“Normal is not something to aspire to, it’s something to get away from.” – Jodie Foster
American actress and director Jodie Foster has received widespread critical acclaim for her work in cult-classics such as Taxi Driver and The Silence of the Lambs, including two Academy Awards, three British Academy Film Awards, two Golden Globe Awards, and the Cecil B. DeMille Award. She has also directed episodes in popular series like Black Mirror and Orange Is the New Black, earning an Emmy nomination for the latter.
Foster started her career as a child model when she was just three-years-old and made her acting debut in 1968 in the television sitcom Mayberry R.F.D. She majored in literature and graduated magna cum laude from Yale University while she was already a teenage icon due to her iconic role in Taxi Driver and for starring in Disney’s Freaky Friday.
“I always liked to tell my mom when I was little, and my mom asked me what I would do when I would get older, I always said I just wanted to be a professional talker,” said Foster in an interview. “That’s what I ended up doing.”
She added, “I didn’t make as many movies as I was hoping I would. I do regret that I didn’t direct more in all those years, that I only managed to direct four movies in the course of 30 years or something. That’s just ridiculous, but I got busy. I had kids. I had a company. I was acting.”
On her 58th birthday, we revisit some of Jodie Foster’s best film performances as a celebration of her illustrious career.
Jodie Foster’s 10 best film performances:
10. Bugsy Malone (Alan Parker – 1976)
This 1976 gangster musical comedy is a delightful spoof of the genre, featuring child actors in adult roles and machine guns that fire gobs of whipped cream instead of bullets. Foster received critical acclaim for her work as Tallulah a gun moll and singer in a nightclub, winning two British Academy Film Awards for Best Supporting Actress and Newcomer to Leading Film.
Alan Parker said, “Jodie Foster…had made more films than I had, so probably knew more about film-making. She was 13 but had been acting since she was three, and had just filmed Taxi Driver. She got on well with the cast, and certainly wasn’t aloof, which she had every right to be. I suspect she relished being surrounded by kids for once, as she had spent her professional life surrounded by adults.”
9. Maverick (Richard Donner – 1994)
Foster stars in Maverick as Annabelle, a con-artist who teams up with card-player Bret Maverick (Mel Gibson) in order to enter a high-stakes poker game. The film was nominated for an Academy Award and Foster’s performance earned her a nomination for Funniest Actress in a Motion Picture (Leading Role) at the American Comedy Awards.
“I loved doing my character Annabelle,” Foster said. “She gave me a chance to give vent to my sense of humour, which is sassy and a bit nasty, not sweet, like Mel [Gibson]. I loved debunking the myth of the femme fatale you know, the woman who’s passive, helpless, and speaks in those funny accents and takes advantage of everybody.”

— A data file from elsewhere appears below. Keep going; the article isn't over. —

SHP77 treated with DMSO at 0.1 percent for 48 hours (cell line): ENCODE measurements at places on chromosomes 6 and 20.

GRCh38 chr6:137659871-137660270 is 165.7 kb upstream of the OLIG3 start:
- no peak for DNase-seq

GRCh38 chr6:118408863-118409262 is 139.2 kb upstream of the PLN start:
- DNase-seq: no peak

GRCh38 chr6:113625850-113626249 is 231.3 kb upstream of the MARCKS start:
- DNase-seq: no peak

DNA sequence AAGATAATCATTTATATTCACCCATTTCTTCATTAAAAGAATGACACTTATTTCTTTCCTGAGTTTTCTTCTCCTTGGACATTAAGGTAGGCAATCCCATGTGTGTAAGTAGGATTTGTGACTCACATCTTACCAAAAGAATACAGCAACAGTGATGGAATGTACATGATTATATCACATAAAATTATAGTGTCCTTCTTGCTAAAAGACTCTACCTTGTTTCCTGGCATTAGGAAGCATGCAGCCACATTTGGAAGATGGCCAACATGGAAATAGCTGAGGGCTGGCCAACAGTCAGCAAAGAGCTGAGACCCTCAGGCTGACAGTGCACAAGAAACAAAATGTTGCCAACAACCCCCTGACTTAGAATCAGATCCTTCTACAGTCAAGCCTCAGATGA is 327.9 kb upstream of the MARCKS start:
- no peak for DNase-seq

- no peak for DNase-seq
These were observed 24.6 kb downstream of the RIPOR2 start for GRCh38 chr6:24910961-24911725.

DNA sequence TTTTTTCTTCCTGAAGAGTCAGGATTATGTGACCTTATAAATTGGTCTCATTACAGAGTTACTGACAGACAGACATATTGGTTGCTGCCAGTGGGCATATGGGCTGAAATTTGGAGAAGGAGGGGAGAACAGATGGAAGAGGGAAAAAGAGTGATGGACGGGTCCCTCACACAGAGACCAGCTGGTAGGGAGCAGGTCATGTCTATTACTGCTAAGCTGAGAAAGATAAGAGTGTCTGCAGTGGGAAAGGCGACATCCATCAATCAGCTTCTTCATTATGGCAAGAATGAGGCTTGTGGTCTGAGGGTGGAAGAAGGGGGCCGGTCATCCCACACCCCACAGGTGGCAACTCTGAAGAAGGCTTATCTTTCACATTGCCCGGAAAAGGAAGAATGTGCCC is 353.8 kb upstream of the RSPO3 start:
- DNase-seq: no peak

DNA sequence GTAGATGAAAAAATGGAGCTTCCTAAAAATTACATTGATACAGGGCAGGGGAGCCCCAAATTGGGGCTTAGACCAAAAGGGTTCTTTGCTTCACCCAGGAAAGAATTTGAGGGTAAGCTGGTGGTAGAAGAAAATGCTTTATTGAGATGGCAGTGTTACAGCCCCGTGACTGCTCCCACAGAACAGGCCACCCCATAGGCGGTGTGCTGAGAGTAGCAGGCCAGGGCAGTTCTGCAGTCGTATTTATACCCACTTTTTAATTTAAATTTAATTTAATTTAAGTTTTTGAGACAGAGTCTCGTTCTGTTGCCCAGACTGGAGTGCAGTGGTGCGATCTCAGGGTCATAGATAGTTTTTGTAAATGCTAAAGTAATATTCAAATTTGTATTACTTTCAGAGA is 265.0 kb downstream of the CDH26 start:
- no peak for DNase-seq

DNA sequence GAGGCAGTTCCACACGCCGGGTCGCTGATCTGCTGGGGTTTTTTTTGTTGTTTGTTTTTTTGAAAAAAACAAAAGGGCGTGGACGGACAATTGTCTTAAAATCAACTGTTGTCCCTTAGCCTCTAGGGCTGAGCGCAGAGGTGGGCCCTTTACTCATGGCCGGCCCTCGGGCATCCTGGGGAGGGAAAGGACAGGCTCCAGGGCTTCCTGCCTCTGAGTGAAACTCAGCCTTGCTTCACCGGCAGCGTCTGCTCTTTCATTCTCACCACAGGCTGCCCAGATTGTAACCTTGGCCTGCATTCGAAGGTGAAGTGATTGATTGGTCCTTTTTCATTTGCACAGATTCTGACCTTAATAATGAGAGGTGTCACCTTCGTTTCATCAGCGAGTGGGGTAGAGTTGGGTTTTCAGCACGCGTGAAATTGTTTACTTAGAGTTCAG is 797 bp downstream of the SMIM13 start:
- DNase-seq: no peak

She added, “Hey – she’s a con artist! Annabelle thinks she’s so dignified – `How dare you!’ she says – and then she walks into a door or falls on the ground. She’s pretending to be a lady, and the truth is she’s vulgar and a klutz. In all, it was the best experience I’ve ever had making a movie, the happiest I’ve ever been on a project, including any of my own.”
8. Panic Room (David Fincher – 2002)
Inspired by news coverage in 2000 about panic rooms, David Fincher’s psychological thriller features Foster and Kristen Stewart as a mother and daughter whose new home is invaded by burglars. They decide to hide in the panic room but the intruders want something that is in that very room. Foster’s performance was well-received by critics and she was nominated for a Saturn Award for Best Actress.
While talking about the film, Fincher reflected, “I learned that you can’t make a movie just because it’ll be hard. My agent sent me this script and said, ‘You’re not going to want to read this because it all takes place in one house, and it’s a logistical nightmare,’ and I was just, ‘I might be interested in that!’ I’m a little bit of a contrarian.”
7. The Brave One (Neil Jordan – 2007)
Often called a female version of the classic Charles Bronson film Death Wish, this psychological thriller stars Jodie Foster a New York City radio host who loses her partner when thugs beat them up. Determined to take revenge, she arms herself with a pistol and becomes a vigilante. For her performance, Foster received a Golden Globe nomination for Best Actress.
“As an audience member, you’re asked to progress on this journey with her,” Foster said of her character. “It makes you cheer in places that you wished you hadn’t. It kind of taps into this very true, very authentic, very human, but also very shameful side of us.”
6. The Little Girl Who Lives Down The Lane (Nicolas Gessner – 1976)
Based on Laird Koenig’s 1974 novel, Foster plays a 13-year-old child whose absent poet father and secretive behaviours make her conservative small-town Maine neighbours suspicious. She lives alone in her family house and spends her days reading the books her father has left for her. The film won two Saturn Awards and achieved cult status in subsequent years.
The filmmaker said, “Directing one of those unique, really magic actors is like a violin player being blessed with a Stradivarius. Jodie, in fact, was quite different from the girl described in the novel, but those differences were never a contradiction. By adding her own personality, her talent, her intelligence, her intuition, her understanding, Jodie enhanced and intensified the feelings she had to express, creating a new, fascinating character.